From loud, ear-splitting stadiums to pin-dropping silence. The absence of fans this past year has been an unusual transition. Most athletes accustomed to the roaring fans say they get them fueled and going. Competing in an empty, cavernous stadium can be tough for players, but quarentining has become a concept in the day to day life of an athlete.
Currently, the majority of sports teams quarantine and travel together, with no interaction with the outside world until after their games. This way they keep Covid-19 from spreading and infecting not only the team and coaches, but also their families.
The feeling of isolation and low adrenalin is real, and sports leagues understand that. The stadium for the 2021 Super Bowl wasn’t filled with people — cardboard cutouts of dogs and fake fans sat in the stands to imitate a big crowd. The speakers were used to mimic the sound of fans roaring.
Ghost games have a significant effect on Falcon athletes as well. Nation Ford athletics have been weathering a unique year of events, cancelations, quarantine periods, and a loss of crowd excitement.
Nation Ford sports continue to set a limitation on how many fans can attend games. Tickets are sold online prior to the events to keep track of how many fans go to the games. Sports earn a lot of profit from fans in stadiums. Like the NBA and Major League Baseball, professional sports have been losing revenue without fans.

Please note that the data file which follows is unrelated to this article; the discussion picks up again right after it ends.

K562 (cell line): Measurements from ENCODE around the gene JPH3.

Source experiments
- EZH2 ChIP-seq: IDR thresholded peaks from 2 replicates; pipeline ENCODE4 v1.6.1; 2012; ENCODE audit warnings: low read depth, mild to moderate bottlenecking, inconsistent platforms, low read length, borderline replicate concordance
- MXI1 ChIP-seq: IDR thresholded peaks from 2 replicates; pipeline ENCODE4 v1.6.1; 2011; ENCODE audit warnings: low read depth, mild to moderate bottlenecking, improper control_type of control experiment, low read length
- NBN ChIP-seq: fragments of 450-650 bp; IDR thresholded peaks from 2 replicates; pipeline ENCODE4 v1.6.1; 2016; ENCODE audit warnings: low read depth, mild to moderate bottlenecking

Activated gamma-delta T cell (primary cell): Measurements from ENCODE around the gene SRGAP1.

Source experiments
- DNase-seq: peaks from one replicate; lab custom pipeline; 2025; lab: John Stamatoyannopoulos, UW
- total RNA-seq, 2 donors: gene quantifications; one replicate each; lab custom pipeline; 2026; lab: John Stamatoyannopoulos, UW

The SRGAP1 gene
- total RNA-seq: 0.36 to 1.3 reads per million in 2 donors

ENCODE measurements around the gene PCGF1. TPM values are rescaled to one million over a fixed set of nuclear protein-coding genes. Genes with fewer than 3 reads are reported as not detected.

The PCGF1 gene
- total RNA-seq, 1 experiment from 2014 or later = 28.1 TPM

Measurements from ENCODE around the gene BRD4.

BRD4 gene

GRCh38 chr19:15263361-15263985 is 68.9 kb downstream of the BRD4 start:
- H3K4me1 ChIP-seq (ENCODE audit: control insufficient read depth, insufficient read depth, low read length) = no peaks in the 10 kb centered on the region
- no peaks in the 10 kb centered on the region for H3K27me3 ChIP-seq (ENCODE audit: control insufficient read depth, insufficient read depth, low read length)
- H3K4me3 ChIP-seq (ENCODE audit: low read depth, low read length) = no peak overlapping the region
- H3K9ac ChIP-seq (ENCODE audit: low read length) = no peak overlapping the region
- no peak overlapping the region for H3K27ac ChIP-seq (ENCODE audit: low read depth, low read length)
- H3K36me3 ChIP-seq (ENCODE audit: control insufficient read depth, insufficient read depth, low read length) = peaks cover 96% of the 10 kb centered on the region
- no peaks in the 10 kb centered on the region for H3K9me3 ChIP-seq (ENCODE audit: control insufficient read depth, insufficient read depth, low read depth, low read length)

The revenue shortfall, league-wide, is close to $3 billion, according to Sportsnaut. Nation Ford sports gain money from the fans in stadiums and concessions to be able to go on trips, buy uniforms, etc, and afford transportation and equipment. For many teams, it’s hard to get back from the loss of revenue. Nation Ford sports are doing fundraisers to raise back the money that they did not gain during the pandemic.
There are a lot of questions still about when it’s safe to have fans in stadiums, when it’s safe for players to travel across the country, and when things can go back to normal.
As Nation Ford transitioned back into a 5 day school week, Covid protocols stayed in place for sports. It’s hard to predict as the pandemic strengthens across the world.
Nation Ford’s stadium used to be full of students and parents, cheering players on. This past season, football had a minimum amount of fan entrees, and masks were required. The energy level was not the same, and this has had an effect on the players. Social distancing was needed, though, social distancing was not enforced. Many sports have lost their seasons due to Covid outbreaks from another team, or long periods of quarantine due to exposure. A couple of players have been interviewed from the soccer team as their season begins. A player, Kaiden Bridges (‘22), on Varsity Women’s Soccer was asked how she was affected by Ghost games?
“I definitely feel that it makes the gameplay different because as a player I enjoy having fans in the stands. It adds an element of excitement almost, because you hear the crowds cheering.” Kaiden shares her feelings towards ghost games and how it has changed the outlook on the game. Kaiden was also asked what some of the protocols the team takes regarding Covid-19?
“Basically we have to separate our bags at practice…during games we have to sit 3 to a bench.” Kaiden explains, “If someone does test positive on our team, we’re able to adhere to Covid protocols correctly and make sure our whole team doesn’t get quarantined. We also have to wear masks during practice.”
The girs’ soccer team, along with other teams, are required to follow Covid-19 protocols during their season.